I looked north and south, and deer dotted the soybean field in both directions. I couldn’t depart the area without spooking deer. Normally, I’d have barked like a dog or howled like a coyote to bump deer away from my setup. But this wasn’t a normal circumstance. The biggest deer of my life was a few hundred yards away and walking straight toward my truck. If I walked, I’d spook him. If I barked, he’d run toward my truck, and I’d spook him later.
So, I played my third card and decided to spend the night in the treestand. With my safety harness still strapped in, and another strap cinched around the tree trunk and my chest, I couldn’t fall out. I couldn’t even lean. Sleep wasn’t an option from a comfort or safety standpoint. Eventually, the morning sun peeked over the horizon. Already there, I settled in for the AM hunt. I saw plenty of deer, but not Big 12. Around mid-morning, I went home and slept off the all-nighter.
On the third sit of the season, the author spotted the buck walking down out of the cedar thicket bedding area. Image by Josh Honeycutt
Some research suggests temperature drops don’t boost deer movement. I’m no biologist, but I call bologna. Give me a good temperature drop, and mature buck movement ramps up. I’ve seen it happen too many times. September 12 was another of those days.
With heavy cloud cover, misting rain, and Big 12’s favorite wind to pass by my primary stand location, I loaded the Chevy and headed north.
Upon arrival, I followed a good entry route and settled in. The wind was blowing slightly differently than forecast, but good enough to set up with another just-off wind. I thought the buck should exit the bedding area with the wind in his nose, but I didn’t think he’d hit my scent cone until it was too late.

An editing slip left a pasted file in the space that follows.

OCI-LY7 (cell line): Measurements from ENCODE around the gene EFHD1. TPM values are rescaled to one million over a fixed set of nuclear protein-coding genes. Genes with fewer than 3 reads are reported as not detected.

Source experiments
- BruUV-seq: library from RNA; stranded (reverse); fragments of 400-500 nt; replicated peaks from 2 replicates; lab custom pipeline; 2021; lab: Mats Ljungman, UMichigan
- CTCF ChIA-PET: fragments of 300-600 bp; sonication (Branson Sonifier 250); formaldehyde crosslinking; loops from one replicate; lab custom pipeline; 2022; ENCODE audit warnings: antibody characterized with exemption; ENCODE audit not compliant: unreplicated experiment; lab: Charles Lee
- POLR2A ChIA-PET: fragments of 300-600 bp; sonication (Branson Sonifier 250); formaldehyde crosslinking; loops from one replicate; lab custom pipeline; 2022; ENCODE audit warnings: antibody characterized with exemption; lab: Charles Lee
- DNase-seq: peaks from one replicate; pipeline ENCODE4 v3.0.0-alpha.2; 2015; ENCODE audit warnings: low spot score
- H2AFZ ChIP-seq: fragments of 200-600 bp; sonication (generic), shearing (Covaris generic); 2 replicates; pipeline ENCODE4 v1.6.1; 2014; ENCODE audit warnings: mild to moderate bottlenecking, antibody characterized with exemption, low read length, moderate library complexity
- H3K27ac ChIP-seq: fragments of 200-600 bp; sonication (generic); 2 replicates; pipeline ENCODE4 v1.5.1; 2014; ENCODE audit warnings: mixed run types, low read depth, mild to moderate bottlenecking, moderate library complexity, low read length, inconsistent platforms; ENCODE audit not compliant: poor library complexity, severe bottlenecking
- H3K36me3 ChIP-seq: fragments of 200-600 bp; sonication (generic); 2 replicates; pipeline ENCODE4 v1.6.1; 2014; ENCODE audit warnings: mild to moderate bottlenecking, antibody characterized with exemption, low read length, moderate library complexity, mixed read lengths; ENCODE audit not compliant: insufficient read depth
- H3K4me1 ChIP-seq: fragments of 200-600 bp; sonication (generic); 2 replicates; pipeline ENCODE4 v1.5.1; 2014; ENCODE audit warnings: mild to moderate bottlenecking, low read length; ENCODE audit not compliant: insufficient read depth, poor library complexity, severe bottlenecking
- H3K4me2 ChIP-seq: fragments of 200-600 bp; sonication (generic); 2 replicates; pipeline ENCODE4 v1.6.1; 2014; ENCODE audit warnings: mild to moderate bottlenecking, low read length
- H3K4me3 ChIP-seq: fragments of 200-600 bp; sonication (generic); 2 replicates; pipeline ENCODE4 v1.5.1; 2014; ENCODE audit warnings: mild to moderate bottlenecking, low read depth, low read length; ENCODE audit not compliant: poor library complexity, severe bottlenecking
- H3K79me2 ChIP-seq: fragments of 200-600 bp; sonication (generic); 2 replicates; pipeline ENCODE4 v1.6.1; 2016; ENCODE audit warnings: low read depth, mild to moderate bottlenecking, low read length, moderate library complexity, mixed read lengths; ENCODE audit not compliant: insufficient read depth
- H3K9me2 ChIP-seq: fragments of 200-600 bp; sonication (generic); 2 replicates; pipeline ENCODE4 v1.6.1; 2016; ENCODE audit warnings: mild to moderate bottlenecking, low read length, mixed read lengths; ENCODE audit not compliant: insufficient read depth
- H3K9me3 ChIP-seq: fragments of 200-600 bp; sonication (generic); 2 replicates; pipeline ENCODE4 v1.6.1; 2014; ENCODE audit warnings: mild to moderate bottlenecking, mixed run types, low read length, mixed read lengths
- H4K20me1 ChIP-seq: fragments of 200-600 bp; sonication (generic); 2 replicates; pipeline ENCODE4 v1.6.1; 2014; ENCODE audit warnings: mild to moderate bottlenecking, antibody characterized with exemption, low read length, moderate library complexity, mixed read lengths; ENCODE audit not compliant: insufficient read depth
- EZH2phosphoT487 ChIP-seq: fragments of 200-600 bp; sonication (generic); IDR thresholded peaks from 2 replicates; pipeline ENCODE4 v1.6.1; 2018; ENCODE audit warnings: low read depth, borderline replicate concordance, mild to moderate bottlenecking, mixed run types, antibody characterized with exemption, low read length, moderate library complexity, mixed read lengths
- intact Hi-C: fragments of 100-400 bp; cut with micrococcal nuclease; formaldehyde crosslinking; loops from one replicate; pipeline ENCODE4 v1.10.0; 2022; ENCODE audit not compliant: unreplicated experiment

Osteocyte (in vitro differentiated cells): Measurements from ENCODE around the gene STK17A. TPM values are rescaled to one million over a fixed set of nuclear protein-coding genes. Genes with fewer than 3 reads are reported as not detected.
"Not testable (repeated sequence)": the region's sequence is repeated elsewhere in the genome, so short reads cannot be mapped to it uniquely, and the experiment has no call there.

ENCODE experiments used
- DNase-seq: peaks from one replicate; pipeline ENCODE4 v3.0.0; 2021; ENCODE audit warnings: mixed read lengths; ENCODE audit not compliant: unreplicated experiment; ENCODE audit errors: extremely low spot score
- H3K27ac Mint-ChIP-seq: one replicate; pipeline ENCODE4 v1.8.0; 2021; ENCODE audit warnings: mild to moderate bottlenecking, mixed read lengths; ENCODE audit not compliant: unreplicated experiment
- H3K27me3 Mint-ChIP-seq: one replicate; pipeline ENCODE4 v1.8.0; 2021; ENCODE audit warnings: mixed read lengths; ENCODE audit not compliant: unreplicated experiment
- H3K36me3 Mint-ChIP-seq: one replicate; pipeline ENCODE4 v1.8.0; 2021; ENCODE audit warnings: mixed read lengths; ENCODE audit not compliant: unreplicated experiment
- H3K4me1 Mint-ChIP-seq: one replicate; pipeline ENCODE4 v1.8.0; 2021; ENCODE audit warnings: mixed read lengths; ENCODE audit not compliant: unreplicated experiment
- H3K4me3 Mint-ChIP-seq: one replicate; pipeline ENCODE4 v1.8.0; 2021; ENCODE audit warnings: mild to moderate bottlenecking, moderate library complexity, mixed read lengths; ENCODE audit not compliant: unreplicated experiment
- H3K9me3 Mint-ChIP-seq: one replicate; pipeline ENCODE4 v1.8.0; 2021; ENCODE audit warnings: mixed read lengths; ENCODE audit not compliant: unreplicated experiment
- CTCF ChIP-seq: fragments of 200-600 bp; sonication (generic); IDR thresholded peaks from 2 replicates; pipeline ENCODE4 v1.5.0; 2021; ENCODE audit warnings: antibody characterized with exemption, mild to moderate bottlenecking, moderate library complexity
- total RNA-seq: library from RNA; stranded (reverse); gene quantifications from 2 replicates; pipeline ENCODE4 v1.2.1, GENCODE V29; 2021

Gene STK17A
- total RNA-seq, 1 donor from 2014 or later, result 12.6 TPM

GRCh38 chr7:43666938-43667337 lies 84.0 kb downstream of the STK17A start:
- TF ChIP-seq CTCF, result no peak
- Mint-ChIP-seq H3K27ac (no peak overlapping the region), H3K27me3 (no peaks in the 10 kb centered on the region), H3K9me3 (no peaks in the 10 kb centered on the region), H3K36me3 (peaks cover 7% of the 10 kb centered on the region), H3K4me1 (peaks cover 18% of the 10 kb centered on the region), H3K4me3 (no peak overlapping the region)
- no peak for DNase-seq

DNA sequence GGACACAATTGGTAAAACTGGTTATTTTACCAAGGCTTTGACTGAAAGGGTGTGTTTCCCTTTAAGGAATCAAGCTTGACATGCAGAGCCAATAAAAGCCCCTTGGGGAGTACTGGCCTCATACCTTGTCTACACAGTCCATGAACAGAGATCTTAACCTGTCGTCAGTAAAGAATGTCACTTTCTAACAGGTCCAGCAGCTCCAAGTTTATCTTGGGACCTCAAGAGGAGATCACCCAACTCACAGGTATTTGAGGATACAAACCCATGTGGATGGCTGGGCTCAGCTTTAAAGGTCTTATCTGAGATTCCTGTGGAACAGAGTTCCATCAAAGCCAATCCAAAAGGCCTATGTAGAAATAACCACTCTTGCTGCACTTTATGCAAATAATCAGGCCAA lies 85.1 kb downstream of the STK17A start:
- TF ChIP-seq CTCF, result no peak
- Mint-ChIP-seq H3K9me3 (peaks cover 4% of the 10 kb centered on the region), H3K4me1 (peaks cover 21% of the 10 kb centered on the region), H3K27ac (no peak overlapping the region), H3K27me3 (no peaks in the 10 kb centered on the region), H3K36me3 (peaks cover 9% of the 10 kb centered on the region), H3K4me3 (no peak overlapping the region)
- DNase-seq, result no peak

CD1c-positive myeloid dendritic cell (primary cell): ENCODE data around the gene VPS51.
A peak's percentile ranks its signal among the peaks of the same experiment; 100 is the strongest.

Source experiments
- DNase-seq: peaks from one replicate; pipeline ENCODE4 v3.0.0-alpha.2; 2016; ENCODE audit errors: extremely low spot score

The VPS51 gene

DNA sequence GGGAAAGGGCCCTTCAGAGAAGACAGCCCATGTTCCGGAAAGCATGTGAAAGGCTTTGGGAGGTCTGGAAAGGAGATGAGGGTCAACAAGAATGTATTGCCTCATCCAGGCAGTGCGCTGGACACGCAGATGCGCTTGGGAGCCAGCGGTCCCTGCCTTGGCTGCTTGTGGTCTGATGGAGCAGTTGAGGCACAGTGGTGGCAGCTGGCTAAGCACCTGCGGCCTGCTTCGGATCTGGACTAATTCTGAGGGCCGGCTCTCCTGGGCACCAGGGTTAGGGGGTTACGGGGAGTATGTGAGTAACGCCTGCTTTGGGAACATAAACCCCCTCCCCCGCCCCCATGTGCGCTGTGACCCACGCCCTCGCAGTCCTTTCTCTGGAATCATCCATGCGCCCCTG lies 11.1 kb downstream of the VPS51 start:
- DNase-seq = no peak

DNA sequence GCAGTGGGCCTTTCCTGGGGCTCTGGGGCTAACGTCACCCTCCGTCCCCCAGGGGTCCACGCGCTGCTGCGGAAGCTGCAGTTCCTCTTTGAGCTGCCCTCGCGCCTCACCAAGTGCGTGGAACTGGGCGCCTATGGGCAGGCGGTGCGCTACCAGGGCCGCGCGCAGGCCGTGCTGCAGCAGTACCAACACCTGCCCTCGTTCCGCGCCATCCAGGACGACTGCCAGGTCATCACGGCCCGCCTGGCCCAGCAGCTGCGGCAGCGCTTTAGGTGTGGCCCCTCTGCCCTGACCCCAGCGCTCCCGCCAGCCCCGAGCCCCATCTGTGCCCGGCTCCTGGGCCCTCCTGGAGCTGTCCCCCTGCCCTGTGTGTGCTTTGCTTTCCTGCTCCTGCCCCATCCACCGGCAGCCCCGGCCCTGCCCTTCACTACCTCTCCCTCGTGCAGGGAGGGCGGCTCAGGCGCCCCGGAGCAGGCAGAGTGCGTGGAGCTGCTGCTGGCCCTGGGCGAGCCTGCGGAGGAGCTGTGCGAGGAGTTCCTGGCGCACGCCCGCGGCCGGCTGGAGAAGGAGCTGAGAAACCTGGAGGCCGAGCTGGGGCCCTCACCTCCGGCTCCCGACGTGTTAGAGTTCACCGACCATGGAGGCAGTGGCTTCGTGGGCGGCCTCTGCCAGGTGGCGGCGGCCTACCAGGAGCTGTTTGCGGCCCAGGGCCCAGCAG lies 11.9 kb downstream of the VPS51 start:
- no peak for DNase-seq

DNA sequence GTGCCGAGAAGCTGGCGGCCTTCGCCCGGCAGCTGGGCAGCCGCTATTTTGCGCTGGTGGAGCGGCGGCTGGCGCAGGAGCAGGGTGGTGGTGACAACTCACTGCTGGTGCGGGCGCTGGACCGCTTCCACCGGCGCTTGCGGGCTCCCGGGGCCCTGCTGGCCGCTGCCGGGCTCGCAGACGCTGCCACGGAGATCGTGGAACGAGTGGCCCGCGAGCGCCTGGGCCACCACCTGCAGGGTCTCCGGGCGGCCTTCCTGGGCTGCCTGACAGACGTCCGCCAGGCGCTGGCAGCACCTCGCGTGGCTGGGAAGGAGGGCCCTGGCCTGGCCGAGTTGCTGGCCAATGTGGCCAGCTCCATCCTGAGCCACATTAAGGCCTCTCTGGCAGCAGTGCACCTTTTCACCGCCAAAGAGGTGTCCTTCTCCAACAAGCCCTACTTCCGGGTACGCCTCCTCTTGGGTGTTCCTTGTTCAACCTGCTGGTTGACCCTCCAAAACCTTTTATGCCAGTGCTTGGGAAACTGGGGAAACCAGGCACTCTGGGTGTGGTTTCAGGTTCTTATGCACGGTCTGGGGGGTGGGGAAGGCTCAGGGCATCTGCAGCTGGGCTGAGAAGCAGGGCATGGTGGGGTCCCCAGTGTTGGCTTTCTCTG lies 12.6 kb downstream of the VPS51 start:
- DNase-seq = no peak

For insurance, I put two ozone units on full blast. Good thing I did, too, because at least seven or eight deer made it downwind throughout the hunt. Not one flinched, though. Hunting in a cedar tree and implementing ozone paid off.
The author had to watch the buck for about 5 minutes before getting a shot opportunity. Image by Josh Honeycutt
The evening progressed, and several nice young bucks, does, and fawns filtered down off the hill. They fed on the abundant persimmons, intermittent pokeberry plants, other browse, and yes, the corn pile. Eventually, each deer sauntered out into the soybean field behind me.
As the afternoon sun sunk lower, the clouds faded, and the landscape saturated with a golden hue. With an hour of daylight remaining, and a couple nice bucks in front of me, I caught movement up in the timber. Every deer around me came to attention at once, and I knew Big 12 was coming.
Within minutes, I spotted his rack materialize 40 yards away under a towering cedar tree. Slowly, over the next five minutes, the deer walked the remaining 15 yards. As he stepped into the corn pile, I slowly drew back, settled the pin, and took the 24-yard shot. As expected, he jumped the string and fell right into the arrow. Even so, the hit was slightly lower than I hoped. Furthermore, as the arrow neared the off-side ribs, it deflected backward and downward, exiting even lower.
Big 12 mule-kicked, dashed about 40 yards, and stopped. I watched the top of his rack sway left and right, and then nothing. I didn’t know if he bedded, dropped, or took off again.
This Kentucky buck carried impressive mass, pushing its overall score close to 170. Image by Josh Honeycutt
Worried about the shot, I stayed put. About 45 minutes later, as daylight faded, I climbed down and retrieved my arrow. With dropping temps, I backed out. After talking with several trusted deer hunters, I decided to give the buck some time. Depending on how badly the arrow deflected, it could have been a one-lung and liver hit, or worse.
Around midnight, my father, a friend, and I resumed the blood trail. About 10 yards in, it opened into the largest blood trail I’ve ever seen. Three minutes and 70 yards later, we found my buck.
Green-scoring 168 6/8 inches, Big 12 is my biggest buck to date. Was sleeping in the stand worth it? I firmly believe I would’ve spooked him off his pattern, or even the area, if I’d walked back to the truck that night of September 8th. Now that I’m caught up on rest, it’s just another detail in the story.